William Edward Burghardt "W. E. B." Du Bois (1868–1963) was an American sociologist, historian, civil rights activist, Pan-Africanist, author, and editor. He grew up in a tolerant and integrated community. After completing graduate work at the University of Berlin and Harvard, where he was the first African American to earn a doctorate, he became a professor of history, sociology and economics at Atlanta University. Du Bois was one of the co-founders of the National Association for the Advancement of Colored People (NAACP). Du Bois rose to national prominence as the leader of the Niagara Movement, a group of African-American activists who wanted equal rights for blacks. He spoke at World Congress of the Partisans of Peace in Paris.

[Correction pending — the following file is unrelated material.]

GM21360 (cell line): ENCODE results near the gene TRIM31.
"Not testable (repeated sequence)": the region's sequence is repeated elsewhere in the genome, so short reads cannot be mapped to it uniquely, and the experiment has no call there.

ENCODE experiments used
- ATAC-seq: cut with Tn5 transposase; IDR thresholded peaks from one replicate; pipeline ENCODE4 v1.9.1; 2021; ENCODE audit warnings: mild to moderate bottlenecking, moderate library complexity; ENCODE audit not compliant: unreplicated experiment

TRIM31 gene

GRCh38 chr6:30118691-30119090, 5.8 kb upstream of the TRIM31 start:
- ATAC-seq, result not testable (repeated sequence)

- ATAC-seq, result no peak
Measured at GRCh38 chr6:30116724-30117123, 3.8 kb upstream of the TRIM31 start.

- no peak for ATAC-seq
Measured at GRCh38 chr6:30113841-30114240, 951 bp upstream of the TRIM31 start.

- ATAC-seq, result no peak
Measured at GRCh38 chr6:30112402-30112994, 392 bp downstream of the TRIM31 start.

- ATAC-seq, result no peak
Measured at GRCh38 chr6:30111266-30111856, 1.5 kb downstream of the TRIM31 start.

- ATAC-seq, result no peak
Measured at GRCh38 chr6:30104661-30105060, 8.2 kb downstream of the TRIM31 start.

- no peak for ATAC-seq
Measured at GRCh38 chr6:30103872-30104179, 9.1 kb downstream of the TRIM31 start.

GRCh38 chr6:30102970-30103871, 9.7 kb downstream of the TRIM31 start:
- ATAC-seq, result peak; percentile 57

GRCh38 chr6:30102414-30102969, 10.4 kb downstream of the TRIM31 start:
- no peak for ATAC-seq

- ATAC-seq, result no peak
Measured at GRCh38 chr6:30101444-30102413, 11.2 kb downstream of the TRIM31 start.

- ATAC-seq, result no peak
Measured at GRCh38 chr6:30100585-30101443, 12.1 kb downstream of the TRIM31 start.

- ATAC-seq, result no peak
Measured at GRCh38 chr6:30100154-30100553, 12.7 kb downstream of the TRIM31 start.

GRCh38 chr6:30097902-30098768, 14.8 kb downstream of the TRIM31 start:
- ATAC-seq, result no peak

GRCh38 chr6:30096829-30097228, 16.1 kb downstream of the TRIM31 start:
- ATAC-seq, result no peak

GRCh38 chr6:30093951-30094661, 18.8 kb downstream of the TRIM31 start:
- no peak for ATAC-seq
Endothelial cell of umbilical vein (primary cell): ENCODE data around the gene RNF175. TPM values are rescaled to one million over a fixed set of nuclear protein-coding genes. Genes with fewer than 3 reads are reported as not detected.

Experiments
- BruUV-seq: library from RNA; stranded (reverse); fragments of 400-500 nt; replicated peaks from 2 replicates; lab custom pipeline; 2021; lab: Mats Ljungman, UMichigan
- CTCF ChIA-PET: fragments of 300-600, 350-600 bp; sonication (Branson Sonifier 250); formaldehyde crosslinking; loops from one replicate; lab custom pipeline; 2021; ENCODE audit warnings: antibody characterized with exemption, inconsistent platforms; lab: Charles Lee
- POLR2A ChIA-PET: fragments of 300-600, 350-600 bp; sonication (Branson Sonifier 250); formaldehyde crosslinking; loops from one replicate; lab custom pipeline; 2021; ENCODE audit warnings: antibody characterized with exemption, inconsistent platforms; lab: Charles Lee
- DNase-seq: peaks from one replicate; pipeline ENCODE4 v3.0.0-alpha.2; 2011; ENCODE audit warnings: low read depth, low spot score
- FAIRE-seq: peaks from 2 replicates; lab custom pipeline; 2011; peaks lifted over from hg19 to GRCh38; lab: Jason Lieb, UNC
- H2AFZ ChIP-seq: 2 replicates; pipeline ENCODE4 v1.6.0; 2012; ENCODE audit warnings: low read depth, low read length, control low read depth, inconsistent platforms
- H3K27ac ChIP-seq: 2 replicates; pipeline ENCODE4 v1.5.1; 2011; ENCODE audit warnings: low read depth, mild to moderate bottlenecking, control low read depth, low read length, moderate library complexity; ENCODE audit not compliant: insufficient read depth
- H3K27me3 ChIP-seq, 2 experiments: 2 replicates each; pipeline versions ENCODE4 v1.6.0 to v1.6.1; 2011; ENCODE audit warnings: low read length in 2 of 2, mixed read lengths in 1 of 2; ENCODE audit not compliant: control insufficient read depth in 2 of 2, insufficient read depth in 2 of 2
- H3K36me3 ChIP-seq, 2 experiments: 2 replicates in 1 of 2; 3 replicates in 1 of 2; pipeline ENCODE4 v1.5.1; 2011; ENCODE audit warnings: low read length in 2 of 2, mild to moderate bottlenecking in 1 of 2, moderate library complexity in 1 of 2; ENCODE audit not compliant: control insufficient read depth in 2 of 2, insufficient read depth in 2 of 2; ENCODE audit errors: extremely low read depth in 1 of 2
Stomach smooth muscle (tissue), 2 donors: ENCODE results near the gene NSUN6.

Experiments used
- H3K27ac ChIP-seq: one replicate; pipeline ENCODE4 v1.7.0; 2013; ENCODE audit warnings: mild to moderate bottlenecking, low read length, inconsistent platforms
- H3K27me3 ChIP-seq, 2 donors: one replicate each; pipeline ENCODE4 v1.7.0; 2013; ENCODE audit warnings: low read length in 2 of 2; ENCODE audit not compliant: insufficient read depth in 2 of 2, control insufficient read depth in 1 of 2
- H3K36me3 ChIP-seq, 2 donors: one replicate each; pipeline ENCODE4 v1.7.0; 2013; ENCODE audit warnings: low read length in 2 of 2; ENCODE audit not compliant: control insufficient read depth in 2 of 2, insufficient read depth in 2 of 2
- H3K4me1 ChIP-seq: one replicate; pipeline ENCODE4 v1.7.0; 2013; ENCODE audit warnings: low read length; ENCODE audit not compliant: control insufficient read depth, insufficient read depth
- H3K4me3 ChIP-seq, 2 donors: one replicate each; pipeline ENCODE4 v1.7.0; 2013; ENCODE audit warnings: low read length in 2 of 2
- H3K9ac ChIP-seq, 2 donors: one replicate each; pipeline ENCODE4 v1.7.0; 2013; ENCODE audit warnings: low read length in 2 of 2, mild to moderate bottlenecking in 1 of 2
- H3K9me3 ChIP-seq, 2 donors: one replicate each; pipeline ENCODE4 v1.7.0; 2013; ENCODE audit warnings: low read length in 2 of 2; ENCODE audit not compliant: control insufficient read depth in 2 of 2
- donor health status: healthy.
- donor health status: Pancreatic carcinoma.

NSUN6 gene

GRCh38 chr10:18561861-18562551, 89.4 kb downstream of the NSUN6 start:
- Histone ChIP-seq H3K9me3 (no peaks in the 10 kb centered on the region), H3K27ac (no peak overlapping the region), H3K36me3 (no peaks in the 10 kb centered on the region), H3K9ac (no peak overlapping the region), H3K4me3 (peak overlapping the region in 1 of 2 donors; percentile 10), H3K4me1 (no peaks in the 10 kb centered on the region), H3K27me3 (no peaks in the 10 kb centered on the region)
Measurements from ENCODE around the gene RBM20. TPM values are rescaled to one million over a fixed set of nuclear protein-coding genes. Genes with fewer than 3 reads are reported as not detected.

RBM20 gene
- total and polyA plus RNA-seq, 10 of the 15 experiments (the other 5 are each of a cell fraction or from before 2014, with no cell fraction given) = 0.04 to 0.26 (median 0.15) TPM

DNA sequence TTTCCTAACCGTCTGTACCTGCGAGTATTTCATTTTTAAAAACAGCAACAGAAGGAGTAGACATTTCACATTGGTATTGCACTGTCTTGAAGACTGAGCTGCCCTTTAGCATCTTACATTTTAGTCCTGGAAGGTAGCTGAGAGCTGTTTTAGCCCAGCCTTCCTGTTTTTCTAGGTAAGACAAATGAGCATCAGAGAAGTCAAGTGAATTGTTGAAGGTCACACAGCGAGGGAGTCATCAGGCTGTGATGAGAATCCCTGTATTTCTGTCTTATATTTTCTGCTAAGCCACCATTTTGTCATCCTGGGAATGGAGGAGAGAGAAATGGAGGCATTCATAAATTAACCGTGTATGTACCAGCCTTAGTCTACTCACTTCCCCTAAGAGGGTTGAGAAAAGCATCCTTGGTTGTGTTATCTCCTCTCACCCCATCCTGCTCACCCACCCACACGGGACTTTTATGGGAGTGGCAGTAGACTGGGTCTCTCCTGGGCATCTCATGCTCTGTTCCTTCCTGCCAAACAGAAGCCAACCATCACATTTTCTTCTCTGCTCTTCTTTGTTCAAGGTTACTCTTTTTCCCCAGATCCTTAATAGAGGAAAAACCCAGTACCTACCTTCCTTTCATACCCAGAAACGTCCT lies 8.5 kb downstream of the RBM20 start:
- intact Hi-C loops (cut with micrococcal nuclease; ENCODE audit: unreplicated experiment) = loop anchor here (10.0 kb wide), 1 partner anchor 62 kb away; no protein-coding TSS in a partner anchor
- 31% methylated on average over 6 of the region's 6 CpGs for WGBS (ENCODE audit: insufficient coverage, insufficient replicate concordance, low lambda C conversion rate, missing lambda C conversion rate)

Du Bois took a trip around the world. He was a meticulous planner, and frequently mapped out his schedules and goals on large pieces of graph paper. He dressed formally, carried a walking stick, and walked with an air of confidence and dignity. and always maintained a well-groomed mustache and goatee. He was a good singer and enjoyed playing tennis. He abandoned organized religion.
Married with children
Teacher, Black activist